Boyhood friendships and dreams are reshaped by mysteries that resonate for decades in the veteran character actor’s flavorful successor to his well-received debut novel, The Memory of Running (2005).
Like that novel, this one takes the form of a journey—undertaken by middle-aged bartender and working actor Jono Riley, its narrator. When old friend Cubby D’Agostino notifies Jono of the death of his sister Marie (whom Jono had not so secretly loved when they were kids), a trip back to his old East Providence, R.I., neighborhood coincides with a flood of sometimes wistful, but often painful, memories—as well as unanswered questions. Who fired the shotgun, wounding 12-year-old Marie, who lived 40 years with a bullet in her back, until it “traveled,” finally killing her? What is the secret that made Jono’s “Portagee” buddy Bobby Fontes old before his time, and deepened the vulnerability none of his old friends had ever sensed? The book feels somewhat muddled early on, as McLarty awkwardly juggles interlocking flashbacks, but the story quickly settles into a lucid juxtaposition of past and present. There’s some charmingly funny stuff about adolescent camaraderie and mischief, and Jono’s wry, salty voice is a pleasure to listen to (even when McLarty regales us with rather too many theater-related anecdotes). Nice supporting characters, too, including Jono’s tenderhearted tough-broad girlfriend Renée, Bobby’s pathetic drunken inamorata Colleen, brutal neighborhood bully “Poochy” Ponserelli and 390-pound bouncer (and bibliophile) Randall Pound.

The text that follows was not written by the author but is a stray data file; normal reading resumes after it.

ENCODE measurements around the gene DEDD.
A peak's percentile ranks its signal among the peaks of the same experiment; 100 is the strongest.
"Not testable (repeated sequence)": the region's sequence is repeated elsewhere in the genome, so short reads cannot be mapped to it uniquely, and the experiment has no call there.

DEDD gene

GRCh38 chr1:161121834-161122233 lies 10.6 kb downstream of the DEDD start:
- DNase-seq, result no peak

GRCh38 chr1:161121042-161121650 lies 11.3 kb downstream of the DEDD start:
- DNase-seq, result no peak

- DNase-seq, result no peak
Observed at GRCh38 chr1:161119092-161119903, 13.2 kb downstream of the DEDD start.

Contains too many echoes of films (from The Deer Hunter to Mean Streets to Sleepers), including particularly significant debts to Dennis Lehane’s Mystic River and the Clint Eastwood adaptation thereof. Still, a lively, big-hearted tale, drenched in gritty working-class ambience.